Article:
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restrained, his self-respect is carefully developed; the family project largely out of the mouth, and are of an elongated conical form benefits, the home is not broken up, the wages still come in,

and generally curved, these are composed mainly of solid dentine, and if the prisoner is a mother and a wife, it is, of course, most as " ivory " for commerce and the arts. A peculiarity of the dentine

the fine elastic quality and large mass of which renders it invaluable important that she should retain her place in the home; the of the Proboscidea is that it shows, in transverse fractures or prisoner does not “ lose his job " nor his mechanical skill if he sections, fine lines proceeding in the arc of a circle from the centre is a skilled workman. Lastly, the system is far cheaper than imprisonment. The prisoner. keeps himself and his family, and one officer can attend to from 60 to 80 prisoners.

In the United Kingdom the probation system has been applied to young offenders by the Prevention of Crime Act 1908. That act empowered the prison commissioners to place offenders on licence from the Borstal Institution (see JUVENILE OFFENDERS) at any time after six months (in the case of a female, three months), is satisfied that there was a reasonable probability of their abstaining from crime and leading a useful and industrious life. The condition of their release is that they be placed unde the supervision or authority of some society or person (named in the licence) willing to take charge of the case. This is, of course, only a limited application of the system of probation, for those detained in a Borstal Institution are offenders between the ages of sixteen and twenty-one who have been convicted of an indictable offence. It does not apply to those of full age, nor to those under twenty-one years of age who have been committed to prison for minor offences. It has been long held by English prison reformers that young persons under the age of twenty-one should not be committed to prison, unless for serious offences, but that they should be put under some system of probation. Legislation to this effect was foreshadowed by the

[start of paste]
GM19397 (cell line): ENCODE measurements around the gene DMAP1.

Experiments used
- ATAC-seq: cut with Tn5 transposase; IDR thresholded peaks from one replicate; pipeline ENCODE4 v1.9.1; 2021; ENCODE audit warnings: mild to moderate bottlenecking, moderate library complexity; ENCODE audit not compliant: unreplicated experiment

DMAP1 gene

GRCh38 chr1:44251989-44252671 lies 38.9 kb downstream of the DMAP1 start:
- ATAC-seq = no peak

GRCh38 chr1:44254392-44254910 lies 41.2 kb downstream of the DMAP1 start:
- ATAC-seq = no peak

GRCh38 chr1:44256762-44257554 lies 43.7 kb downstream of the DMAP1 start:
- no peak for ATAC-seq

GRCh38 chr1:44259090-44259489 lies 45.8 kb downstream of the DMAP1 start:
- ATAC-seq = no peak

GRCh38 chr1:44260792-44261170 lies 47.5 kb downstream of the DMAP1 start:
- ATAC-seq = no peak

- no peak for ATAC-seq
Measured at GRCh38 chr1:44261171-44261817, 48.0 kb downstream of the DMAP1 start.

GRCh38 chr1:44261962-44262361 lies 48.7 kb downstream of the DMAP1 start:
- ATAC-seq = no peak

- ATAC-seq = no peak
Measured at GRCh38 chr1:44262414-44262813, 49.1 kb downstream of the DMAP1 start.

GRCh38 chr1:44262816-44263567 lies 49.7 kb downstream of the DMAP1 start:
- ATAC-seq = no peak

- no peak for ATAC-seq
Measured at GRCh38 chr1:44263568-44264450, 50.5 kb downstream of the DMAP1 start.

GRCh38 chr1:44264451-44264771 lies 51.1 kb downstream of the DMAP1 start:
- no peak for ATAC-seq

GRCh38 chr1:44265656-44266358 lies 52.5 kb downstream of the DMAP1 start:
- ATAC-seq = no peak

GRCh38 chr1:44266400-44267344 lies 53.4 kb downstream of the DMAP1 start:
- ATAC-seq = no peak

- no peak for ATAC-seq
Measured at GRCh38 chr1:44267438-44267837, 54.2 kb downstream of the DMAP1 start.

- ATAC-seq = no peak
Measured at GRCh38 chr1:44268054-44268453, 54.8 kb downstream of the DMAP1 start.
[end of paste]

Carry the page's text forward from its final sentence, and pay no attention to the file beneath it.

FIG. 1.--Longitudinal Sections of the Crowns of Molar Teeth of home secretary in his speech on prison reform in the House of

various Proboscideans, showing stages in the gradual modification Commons on the 20th of July 1910.

from the simple to the complex form. The dentine is indicated PROBOSCIDEA (animals " with a proboscis "), the scientific by transverse lines, the cement by a dotted surface, and the name of the group of mammals represented at the present day

enamel is black.

I, Mastodon americanus; only by the two species of elephant. Although here regarded

II1, , Elephas africanus;

II, Elephas (Stegodon) insignis; IV, Elephas primigenius. as a sub-order of UNCULATA (9.0.), the group is sometimes accorded the rank of an order by itself.' The existing elephants to the circumference in opposite directions, and forming by their are widely sundered from all other living mammals, and for decussations curvilinear lozenges, as in the "engine-turning" of a long time palaeontology afforded but little clue as to their

the case of a watch. The enamel-covering in existing species is

confined to the extreme apex, and very soon wears off, but in some ancestry. Discoveries made during the first few years of the

extinct species it forms persistent longitudinal bands of limited 20th century in the Lower Tertiary deposits of the Fayum breadth. The tusks have small milk-predecessors, shed at an early district of Egypt have, however, brought to light the existence | age. of several kinds of primitive proboscideans which serve to

As regards the cheek-teeth, these are composed in the mastodons

of a variable number of enamel-covered transverse ridges, often link the group with other ungulates, and likewise apparently

divided into inner and outer columns, which may partially alternate, indicate affinity with the Sirenia.

and complicated by smaller additional columns; but in the unworn The following are some of the leading characteristics of existing tooth they stand out freely on the surface of the crown, with deep elephants. The combined upper lips and nose are produced

valleys between (fig. 1, 1). In the elephants the ridges are increased

in number, and consequently become narrower from before backinto a long muscular, flexible and prehensile proboscis, or trunk,